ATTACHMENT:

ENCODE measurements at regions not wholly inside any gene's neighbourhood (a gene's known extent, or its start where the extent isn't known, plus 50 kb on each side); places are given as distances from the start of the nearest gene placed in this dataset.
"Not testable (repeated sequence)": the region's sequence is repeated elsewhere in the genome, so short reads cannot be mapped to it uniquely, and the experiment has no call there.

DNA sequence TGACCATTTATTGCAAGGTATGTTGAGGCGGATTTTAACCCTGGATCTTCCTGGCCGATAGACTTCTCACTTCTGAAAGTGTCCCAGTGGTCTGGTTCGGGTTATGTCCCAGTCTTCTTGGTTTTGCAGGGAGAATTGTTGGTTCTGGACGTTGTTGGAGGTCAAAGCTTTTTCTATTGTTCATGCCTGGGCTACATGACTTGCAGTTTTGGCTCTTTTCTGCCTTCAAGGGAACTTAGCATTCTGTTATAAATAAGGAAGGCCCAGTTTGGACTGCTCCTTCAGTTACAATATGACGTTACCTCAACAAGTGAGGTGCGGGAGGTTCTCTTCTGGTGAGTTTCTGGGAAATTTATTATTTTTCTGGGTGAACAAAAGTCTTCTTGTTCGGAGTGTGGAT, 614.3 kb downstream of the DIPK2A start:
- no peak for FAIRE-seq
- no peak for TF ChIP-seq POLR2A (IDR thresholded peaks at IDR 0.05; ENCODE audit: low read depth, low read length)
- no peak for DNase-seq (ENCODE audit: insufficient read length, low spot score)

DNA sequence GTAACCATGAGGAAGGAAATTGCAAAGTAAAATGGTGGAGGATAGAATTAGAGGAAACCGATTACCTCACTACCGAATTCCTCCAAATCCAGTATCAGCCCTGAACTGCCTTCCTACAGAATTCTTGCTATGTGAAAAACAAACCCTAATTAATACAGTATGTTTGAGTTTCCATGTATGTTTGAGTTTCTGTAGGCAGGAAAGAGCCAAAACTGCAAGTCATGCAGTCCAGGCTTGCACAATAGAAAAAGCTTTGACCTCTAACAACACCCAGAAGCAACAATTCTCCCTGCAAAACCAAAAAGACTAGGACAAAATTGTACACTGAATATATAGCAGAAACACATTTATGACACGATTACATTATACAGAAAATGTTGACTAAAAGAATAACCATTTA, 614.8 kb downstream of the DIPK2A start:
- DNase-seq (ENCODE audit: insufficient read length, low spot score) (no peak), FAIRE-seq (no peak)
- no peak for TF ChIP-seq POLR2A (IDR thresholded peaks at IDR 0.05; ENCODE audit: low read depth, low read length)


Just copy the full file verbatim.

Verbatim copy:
ENCODE measurements at regions not wholly inside any gene's neighbourhood (a gene's known extent, or its start where the extent isn't known, plus 50 kb on each side); places are given as distances from the start of the nearest gene placed in this dataset.
"Not testable (repeated sequence)": the region's sequence is repeated elsewhere in the genome, so short reads cannot be mapped to it uniquely, and the experiment has no call there.

DNA sequence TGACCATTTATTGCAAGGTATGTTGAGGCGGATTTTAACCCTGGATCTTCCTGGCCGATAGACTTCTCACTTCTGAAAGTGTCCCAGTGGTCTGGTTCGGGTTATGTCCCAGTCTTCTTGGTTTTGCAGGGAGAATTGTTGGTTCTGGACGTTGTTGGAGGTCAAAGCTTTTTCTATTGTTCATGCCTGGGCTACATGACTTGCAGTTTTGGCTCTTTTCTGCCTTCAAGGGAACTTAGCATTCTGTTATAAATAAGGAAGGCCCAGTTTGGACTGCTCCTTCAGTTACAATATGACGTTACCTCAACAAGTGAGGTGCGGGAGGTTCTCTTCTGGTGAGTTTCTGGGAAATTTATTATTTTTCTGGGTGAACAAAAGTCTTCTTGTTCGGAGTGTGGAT, 614.3 kb downstream of the DIPK2A start:
- no peak for FAIRE-seq
- no peak for TF ChIP-seq POLR2A (IDR thresholded peaks at IDR 0.05; ENCODE audit: low read depth, low read length)
- no peak for DNase-seq (ENCODE audit: insufficient read length, low spot score)

DNA sequence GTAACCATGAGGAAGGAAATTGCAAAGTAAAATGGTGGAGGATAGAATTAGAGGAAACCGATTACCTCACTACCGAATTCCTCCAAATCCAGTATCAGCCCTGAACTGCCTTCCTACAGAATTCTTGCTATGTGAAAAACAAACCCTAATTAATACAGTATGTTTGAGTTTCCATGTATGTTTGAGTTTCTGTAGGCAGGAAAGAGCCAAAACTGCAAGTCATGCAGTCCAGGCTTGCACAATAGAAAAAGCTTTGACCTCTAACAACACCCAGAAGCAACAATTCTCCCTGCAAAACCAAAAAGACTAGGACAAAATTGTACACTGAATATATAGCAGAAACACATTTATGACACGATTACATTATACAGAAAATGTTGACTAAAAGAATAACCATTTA, 614.8 kb downstream of the DIPK2A start:
- DNase-seq (ENCODE audit: insufficient read length, low spot score) (no peak), FAIRE-seq (no peak)
- no peak for TF ChIP-seq POLR2A (IDR thresholded peaks at IDR 0.05; ENCODE audit: low read depth, low read length)